When Richard Wagner died, newspapers all over Europe were filled with obituaries several pages long. Naturally, this was also the case in Prague, where it was repeatedly emphasised that Wagner’s rise as a composer was also connected with Bohemia, as several of his stage works were created in connection with his stays at spas in western Bohemia. Wagner won many followers in this country and especially in Prague. František Škroup was responsible for the first performances of Wagner’s music dramas in Bohemia. Tannhäuser was performed at the Estates Theatre in 1854, followed by Lohengrin in early 1856 and by Der fliegende Holländer (The Flying Dutchman) on 7 September of that year.
Wagner had known the tale of the love of Tristan and Wagner since his student days. He became familiar with it through the poem King Mark and Isolde by Julius Mosen (1803–1867), which was based on the medieval fragment of a versified romance by Gottfried von Strassburg. Gottfried’s version of the story is full of bizarre occurrences, linked sequences of episodes, and intrigues. Consumed by passion, the lovers violate the laws of society and religion, and they bring destruction upon themselves and those around them. For several years, Wagner had been living in Switzerland in exile, and he was undergoing a creative crisis. He was at work on his monumental musical setting of the myth about the Nibelungs, but he had no hopes that the work would ever be performed. He had already been thinking about Tristan und Isolde, and he mentioned the subject in 1854 in a letter to Franz Liszt. The idea came to life three years later, when Wagner was visiting the Brazilian and was told that Emperor Dom Pedro II wanted a Wagner opera performed in Rio de Janeiro, but in Italian. “I said to myself that I really ought to be able to create a passionate musical poem that would make a good impression in Italian. My thoughts turned back to Tristan and Isolde”, wrote Wagner. As he himself reported, he interrupted work on Siegfried, which was not going well, and he began writing Tristan und Isolde for Rio de Janeiro. Nothing came of the plan for an Italian opera, however, and Tristan und Isolde grew into something very different from what the composer had in mind for Brazil and even from what he was still saying he desired to write in 1860: “a lighter work, easier to produce, with modest demands for staging and a smaller scope”. Wagner completely omitted the episodes from his historical model and created a psychological study of what was going on inside the two heroes, with the “Handlung” (action), as he referred to the work, taking place in human souls. King Mark gets only one scene, but it is a long, important one that also offers magnificent insight into the depths of a human being.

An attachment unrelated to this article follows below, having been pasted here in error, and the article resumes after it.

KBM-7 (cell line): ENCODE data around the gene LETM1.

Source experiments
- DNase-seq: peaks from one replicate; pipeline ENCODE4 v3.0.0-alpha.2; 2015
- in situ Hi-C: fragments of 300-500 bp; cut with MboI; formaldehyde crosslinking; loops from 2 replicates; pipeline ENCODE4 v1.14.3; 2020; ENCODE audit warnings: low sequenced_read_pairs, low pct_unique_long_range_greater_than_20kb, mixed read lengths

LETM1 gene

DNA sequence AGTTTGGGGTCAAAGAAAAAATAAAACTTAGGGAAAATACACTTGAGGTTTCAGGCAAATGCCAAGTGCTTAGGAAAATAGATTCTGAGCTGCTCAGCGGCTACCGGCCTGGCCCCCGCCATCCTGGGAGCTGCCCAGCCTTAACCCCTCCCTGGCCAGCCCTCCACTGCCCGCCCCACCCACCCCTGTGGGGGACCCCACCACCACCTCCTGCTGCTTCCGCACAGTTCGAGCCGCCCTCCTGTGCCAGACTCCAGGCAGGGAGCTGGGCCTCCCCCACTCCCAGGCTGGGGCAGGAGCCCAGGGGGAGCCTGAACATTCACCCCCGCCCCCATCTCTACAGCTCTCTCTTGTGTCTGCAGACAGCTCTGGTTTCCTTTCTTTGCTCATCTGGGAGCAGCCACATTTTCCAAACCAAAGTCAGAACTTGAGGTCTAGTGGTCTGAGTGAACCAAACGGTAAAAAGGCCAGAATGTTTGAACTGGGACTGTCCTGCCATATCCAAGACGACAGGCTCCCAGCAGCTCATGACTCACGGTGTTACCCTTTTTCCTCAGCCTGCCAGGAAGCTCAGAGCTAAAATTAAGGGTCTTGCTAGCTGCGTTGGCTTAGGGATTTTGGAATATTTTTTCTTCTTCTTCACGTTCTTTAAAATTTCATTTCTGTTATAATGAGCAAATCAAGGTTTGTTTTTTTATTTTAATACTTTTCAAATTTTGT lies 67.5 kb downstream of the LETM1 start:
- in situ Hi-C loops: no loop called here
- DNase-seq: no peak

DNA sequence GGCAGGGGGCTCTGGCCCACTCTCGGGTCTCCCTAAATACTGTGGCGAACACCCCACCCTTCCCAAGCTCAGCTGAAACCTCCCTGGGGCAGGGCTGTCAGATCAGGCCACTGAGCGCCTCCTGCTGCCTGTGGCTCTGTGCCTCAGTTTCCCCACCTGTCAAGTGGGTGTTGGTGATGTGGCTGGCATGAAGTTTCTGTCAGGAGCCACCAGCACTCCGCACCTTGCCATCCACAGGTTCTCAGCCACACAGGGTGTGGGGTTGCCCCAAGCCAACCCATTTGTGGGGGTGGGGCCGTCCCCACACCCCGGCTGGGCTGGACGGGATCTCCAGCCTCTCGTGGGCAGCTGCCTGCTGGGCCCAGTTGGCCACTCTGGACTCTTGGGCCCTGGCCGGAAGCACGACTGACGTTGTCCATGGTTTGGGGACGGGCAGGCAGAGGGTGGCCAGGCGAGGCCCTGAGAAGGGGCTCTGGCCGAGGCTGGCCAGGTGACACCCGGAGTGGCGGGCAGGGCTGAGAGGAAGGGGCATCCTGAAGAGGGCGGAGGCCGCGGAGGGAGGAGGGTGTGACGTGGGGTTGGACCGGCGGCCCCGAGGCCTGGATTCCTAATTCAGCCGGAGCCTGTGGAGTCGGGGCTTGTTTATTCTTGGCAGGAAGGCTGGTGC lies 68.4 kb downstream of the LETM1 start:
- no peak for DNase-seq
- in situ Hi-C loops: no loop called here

Wagner worked on the tetralogy Der Ring des Nibelungen (The Ring of the Nibelung) for nearly a quarter century. The idea came to him during the revolutions of 1848–1849, when an order for his arrest was issued as a consequence of those events. He had to flee Germany, and he was not allowed to return until 1864. The mythical realm of the Nibelungs was meant to be an allegory of the social, moral, and political conflicts of the day. As was usual with Wagner, the second part of the Ring, titled Die Walküre, came into being first as a poetic text that was finished in July 1852, then he worked on the musical setting from the summer of 1854 until March 1855. While working on the tetralogy, he began to consider the building of a theatre of his own, where only his works would be played. His intention was to have the entire four-part cycle premiered in a new mecca for the arts, but this was not realised. King Ludwig II of Bavaria, who had become a Wagner enthusiast, commanded (contrary to Wagner’s wishes) that Das Rheingold be performed on 22 September 1856 at the Court Theatre in Munich, and that Die Walküre be performed on 26 June of the following year. Die Walküre was performed for the first time as part of the whole Ring cycle on 14 August 1876 at the ceremonial opening of the Festspielhaus in Bayreuth with the conductor Hans Richter. The Prelude to Act III, known as the “Ride of the Valkyries”, has become a frequently performed concert piece. In a great scene, Wotan parts with his daughter Brünnhilde, who has disobeyed him by helping mankind. He punishes her by depriving her of her divinity and declares that she shall be left to fall prey to whatever man finds her sleeping on the rock. In order to lessen her punishment, he surrounds the rock with a ring of flames made by Loge, the god of fire.